Breathe Carolina wouldn’t be where it is today without their fans.
“I feel like they still exist,” Even said of Breathe Carolina’s original fan base. “They still go to our shows. We still hang out with those people that have been there since the beginning. We remember them and we know them and we make sure that they know we know.”
Touring and recording are both in the works for Breathe Carolina following the conclusion of Warped Tour this year.
“We already have our whole next album, like, kind of mapped out in our heads individually, so now it’s going to be fun going in and putting it down and seeing what really happens,” Even said. “That’s the fun part, it’s like we don’t know what’s coming. D does demo stuff and whatever, but when we go in and do it it’s just really organic and I love that about it. It’s just very spur of the
moment, just spontaneous.”
Even said the band loves putting out new songs.
“You have to keep it going because it’s, like, when bands wait so long (to release new music), it’s like, ‘Wow,'” Schmitt said. “After a while, it’s like, ‘Dude …'”
“We’ve been with this album for a year,” Even said. “We’re ready to do something new.”
“Not that we’re over it,” Schmitt continued. “But…we’re ready forsomething new.”
Beginning in late October, Breathe Carolina will be on the Fearless Friends tour alongside Fearless Records label mates Mayday Parade, Every Avenue, Artist Vs. Poet and Go Radio. The tour hits Bogart’s in Cincinnati on Oct. 26.
First album release: April 7, 2008
Label: Decaydance / Fueled by Ramen
This band has been through their fair share of change. Like most bands, members come and members go. Since touring last summer with The Secret Handshake and The Summer Set, The Cab is now down to three members from the previous five, conveniently all named Alex.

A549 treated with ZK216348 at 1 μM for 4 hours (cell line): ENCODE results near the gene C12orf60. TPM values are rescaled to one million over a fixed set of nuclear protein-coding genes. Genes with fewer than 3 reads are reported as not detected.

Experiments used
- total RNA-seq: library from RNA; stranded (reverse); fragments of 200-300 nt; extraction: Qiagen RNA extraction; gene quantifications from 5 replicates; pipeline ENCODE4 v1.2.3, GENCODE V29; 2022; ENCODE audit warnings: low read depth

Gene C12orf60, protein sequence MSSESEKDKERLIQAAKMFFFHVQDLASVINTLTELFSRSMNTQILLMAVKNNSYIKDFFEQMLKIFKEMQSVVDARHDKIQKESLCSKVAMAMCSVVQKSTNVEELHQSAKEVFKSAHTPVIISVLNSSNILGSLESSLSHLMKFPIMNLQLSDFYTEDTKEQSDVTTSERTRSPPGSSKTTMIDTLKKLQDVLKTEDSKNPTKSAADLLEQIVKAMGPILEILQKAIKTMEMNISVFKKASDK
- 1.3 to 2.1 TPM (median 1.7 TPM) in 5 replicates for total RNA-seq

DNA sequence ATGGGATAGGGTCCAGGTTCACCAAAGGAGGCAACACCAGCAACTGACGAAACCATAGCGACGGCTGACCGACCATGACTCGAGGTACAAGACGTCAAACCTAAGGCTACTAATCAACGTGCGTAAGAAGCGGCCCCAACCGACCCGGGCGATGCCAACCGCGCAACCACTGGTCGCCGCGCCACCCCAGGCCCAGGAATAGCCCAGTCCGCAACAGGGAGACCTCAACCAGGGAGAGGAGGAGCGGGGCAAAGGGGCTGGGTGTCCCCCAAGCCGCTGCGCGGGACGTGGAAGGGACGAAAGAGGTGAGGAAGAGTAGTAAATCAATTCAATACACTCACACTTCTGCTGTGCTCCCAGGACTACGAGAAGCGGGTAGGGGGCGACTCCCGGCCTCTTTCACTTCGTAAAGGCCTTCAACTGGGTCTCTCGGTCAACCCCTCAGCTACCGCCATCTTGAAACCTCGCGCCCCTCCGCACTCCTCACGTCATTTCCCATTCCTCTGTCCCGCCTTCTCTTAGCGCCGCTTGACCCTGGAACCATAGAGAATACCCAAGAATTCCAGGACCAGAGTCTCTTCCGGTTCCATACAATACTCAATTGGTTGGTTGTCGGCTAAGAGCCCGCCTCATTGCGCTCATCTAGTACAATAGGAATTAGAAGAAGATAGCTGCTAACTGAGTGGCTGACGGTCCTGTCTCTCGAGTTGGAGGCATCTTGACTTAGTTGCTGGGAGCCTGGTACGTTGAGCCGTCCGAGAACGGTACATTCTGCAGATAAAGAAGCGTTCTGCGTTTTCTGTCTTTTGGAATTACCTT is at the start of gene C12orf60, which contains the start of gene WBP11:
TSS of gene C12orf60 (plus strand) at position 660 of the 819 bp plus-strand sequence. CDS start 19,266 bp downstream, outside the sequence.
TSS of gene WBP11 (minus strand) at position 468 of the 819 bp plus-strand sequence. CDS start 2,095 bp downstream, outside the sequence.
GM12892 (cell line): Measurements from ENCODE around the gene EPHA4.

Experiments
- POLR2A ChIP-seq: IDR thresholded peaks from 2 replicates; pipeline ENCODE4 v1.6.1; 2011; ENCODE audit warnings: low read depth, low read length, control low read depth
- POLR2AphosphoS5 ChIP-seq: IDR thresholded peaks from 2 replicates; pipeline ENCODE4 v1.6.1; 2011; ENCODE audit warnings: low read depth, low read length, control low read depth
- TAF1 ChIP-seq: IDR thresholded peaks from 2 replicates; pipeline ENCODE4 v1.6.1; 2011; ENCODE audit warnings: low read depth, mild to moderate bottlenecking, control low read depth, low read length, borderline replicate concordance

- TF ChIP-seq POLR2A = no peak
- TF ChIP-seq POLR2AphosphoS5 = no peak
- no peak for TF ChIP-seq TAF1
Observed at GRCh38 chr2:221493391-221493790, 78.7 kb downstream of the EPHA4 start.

“Change is kind of necessary,” frontman Alex Deleon said. “Chemistry was a little weird. We started the band when we were in high school and you grow up a lot when you’re in high school and right after high school … you kind of turn into different people and it’s like a relationship. You kind of change and you just realize it’s not working out.”
But it wasn’t as difficult for the band as one might think.
“It’s not like the changes that were within the band were that hard,” Alex Marshall, piano and vocals for the band, said. “It was, you know, having the fans accept it.”
“Fans get attached, you know what I mean?” Deleon added.
Deleon described the band’s sounds as pop-rock and R&B. He said the sound hasn’t changed even though the band’s line-up has.
The band is releasing new music soon, but doesn’t want to rush the process.
“We’re going to finish the album and kind of go from there,” Deleon said. “We’re perfectionists and we don’t want to let kids down, so we want to release a really good album. We don’t want to release, like, an OK album. We want every single song to be great, so we’re really taking the time to make surethat happens.”
Deleon understands that waiting a while to release an album can be detrimental, especially when it comes to fans wanting new music, but he didn’t see it as an issue for The Cab.
“I get where they come from,” Deleon said. “Your fans have A.D.D. There’s so many bands out there and kids want new music, but it’s like, I feel like if you take your time and make a quality record with substance, it’s going to help your career. It’s going to last longer. Even if it frustrates kids or people forget about you for a little bit while you make the album, then the album comes out, as long as the songs are good, you’re going to be in a good place.”